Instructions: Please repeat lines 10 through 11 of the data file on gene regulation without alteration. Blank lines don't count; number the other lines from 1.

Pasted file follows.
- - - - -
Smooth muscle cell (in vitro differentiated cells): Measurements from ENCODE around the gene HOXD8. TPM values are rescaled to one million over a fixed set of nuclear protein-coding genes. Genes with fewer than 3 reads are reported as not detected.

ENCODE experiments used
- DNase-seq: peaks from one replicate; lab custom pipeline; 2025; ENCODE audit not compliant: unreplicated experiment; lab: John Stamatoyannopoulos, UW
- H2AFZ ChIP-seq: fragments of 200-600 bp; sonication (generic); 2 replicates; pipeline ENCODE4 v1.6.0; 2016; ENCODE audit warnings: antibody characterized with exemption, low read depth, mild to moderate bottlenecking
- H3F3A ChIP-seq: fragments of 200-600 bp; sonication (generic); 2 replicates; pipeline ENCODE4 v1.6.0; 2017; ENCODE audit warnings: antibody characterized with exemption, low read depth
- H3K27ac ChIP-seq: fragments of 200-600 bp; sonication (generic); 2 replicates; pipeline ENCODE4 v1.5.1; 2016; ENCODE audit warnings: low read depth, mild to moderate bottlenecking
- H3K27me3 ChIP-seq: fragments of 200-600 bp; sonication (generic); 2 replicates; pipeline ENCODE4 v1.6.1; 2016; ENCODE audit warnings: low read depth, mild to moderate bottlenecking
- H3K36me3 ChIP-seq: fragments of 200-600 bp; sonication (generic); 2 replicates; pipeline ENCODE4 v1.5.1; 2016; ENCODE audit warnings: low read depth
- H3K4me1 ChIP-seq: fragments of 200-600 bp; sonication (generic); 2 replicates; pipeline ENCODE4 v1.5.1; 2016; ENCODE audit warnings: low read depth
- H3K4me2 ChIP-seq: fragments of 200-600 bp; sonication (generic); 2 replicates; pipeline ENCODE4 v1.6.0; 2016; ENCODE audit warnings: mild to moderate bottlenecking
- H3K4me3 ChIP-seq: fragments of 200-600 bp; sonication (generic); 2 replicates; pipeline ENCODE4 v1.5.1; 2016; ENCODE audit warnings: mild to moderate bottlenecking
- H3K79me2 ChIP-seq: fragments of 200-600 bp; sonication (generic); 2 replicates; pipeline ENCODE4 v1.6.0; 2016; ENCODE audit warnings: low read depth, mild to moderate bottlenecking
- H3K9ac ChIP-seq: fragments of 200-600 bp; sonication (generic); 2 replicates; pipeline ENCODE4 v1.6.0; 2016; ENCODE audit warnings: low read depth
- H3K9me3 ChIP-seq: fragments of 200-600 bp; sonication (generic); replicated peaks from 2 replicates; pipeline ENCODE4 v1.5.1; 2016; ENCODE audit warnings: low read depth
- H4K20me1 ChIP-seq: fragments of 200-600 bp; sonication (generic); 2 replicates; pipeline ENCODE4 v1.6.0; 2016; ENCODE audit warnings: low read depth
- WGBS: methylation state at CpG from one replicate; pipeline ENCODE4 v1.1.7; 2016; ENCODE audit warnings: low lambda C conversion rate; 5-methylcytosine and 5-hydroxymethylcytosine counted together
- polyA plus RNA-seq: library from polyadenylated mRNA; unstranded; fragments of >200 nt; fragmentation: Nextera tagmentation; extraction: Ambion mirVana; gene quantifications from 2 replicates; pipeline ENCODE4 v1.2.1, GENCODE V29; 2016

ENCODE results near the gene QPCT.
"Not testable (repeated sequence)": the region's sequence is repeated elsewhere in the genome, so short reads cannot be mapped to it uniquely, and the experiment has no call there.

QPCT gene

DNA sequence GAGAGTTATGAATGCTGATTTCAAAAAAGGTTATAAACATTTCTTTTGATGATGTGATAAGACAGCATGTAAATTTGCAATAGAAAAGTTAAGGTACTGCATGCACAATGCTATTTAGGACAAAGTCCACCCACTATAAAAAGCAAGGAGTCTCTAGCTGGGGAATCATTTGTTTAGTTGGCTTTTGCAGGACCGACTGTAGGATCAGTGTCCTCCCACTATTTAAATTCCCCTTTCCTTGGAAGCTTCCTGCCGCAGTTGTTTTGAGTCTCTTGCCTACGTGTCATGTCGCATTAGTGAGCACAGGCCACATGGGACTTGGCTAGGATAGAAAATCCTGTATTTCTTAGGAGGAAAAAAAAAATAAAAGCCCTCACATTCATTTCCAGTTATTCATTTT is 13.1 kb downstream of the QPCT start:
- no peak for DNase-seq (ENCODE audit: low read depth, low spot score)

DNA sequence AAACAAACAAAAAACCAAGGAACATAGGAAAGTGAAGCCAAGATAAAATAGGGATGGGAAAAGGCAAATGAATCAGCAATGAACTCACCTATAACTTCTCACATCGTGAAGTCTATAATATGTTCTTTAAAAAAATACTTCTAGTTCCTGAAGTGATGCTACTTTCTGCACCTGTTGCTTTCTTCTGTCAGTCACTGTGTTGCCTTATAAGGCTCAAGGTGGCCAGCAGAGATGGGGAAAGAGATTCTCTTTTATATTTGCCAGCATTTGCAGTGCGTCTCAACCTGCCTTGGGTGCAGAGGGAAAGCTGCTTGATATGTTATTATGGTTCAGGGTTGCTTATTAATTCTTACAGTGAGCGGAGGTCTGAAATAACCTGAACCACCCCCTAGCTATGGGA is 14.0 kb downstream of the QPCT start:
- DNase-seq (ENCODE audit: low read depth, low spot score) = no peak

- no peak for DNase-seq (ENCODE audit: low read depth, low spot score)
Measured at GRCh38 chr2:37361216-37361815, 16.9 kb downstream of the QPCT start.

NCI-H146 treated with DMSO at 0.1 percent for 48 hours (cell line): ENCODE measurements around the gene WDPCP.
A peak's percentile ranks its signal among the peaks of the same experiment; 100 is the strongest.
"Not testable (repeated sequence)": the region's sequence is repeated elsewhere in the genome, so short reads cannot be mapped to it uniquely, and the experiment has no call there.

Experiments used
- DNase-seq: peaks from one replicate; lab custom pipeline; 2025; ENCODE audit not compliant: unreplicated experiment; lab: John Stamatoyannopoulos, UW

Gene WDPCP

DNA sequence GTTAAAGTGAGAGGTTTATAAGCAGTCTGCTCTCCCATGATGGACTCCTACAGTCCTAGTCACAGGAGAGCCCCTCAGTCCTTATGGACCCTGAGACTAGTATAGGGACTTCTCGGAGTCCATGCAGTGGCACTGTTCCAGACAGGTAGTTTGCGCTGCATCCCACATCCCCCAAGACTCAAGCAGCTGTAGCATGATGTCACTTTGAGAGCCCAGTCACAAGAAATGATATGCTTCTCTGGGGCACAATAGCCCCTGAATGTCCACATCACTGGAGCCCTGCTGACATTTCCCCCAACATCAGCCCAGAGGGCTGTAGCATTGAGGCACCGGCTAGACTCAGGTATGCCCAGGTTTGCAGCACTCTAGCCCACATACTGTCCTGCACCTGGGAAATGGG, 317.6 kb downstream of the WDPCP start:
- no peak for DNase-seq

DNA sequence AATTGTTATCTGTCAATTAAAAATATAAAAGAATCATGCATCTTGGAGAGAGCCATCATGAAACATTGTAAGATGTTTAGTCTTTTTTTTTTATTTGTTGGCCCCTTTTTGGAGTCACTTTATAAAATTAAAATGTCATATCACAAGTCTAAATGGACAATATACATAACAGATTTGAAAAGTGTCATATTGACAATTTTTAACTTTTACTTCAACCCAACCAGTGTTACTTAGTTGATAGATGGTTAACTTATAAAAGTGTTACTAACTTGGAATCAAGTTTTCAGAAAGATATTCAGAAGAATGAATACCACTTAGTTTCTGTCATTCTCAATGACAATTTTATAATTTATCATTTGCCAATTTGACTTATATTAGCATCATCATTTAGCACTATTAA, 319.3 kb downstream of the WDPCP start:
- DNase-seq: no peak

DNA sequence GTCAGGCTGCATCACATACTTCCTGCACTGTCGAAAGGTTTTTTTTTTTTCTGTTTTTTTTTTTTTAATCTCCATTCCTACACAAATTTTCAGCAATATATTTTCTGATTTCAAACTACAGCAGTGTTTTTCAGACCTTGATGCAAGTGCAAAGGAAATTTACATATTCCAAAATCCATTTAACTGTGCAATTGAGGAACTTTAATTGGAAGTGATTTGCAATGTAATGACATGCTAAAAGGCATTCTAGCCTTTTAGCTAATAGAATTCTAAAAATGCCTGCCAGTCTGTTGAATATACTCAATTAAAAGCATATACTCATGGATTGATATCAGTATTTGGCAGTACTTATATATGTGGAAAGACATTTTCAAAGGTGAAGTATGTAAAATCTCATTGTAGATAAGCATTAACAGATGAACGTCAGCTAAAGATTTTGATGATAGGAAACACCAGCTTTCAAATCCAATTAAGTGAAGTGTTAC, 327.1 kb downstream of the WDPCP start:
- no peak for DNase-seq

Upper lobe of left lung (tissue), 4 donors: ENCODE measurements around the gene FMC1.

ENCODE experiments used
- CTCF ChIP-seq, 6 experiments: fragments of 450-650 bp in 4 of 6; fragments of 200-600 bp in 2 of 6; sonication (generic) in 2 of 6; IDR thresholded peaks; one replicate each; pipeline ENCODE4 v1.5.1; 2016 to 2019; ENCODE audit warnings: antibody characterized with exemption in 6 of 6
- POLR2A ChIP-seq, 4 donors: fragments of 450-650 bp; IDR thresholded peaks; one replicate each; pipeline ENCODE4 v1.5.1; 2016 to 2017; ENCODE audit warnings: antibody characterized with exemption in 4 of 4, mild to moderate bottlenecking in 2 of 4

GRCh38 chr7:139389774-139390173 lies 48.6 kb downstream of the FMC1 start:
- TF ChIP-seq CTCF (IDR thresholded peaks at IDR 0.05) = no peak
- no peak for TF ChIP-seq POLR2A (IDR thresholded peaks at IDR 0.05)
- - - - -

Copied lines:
- H3K4me2 ChIP-seq: fragments of 200-600 bp; sonication (generic); 2 replicates; pipeline ENCODE4 v1.6.0; 2016; ENCODE audit warnings: mild to moderate bottlenecking
- H3K4me3 ChIP-seq: fragments of 200-600 bp; sonication (generic); 2 replicates; pipeline ENCODE4 v1.5.1; 2016; ENCODE audit warnings: mild to moderate bottlenecking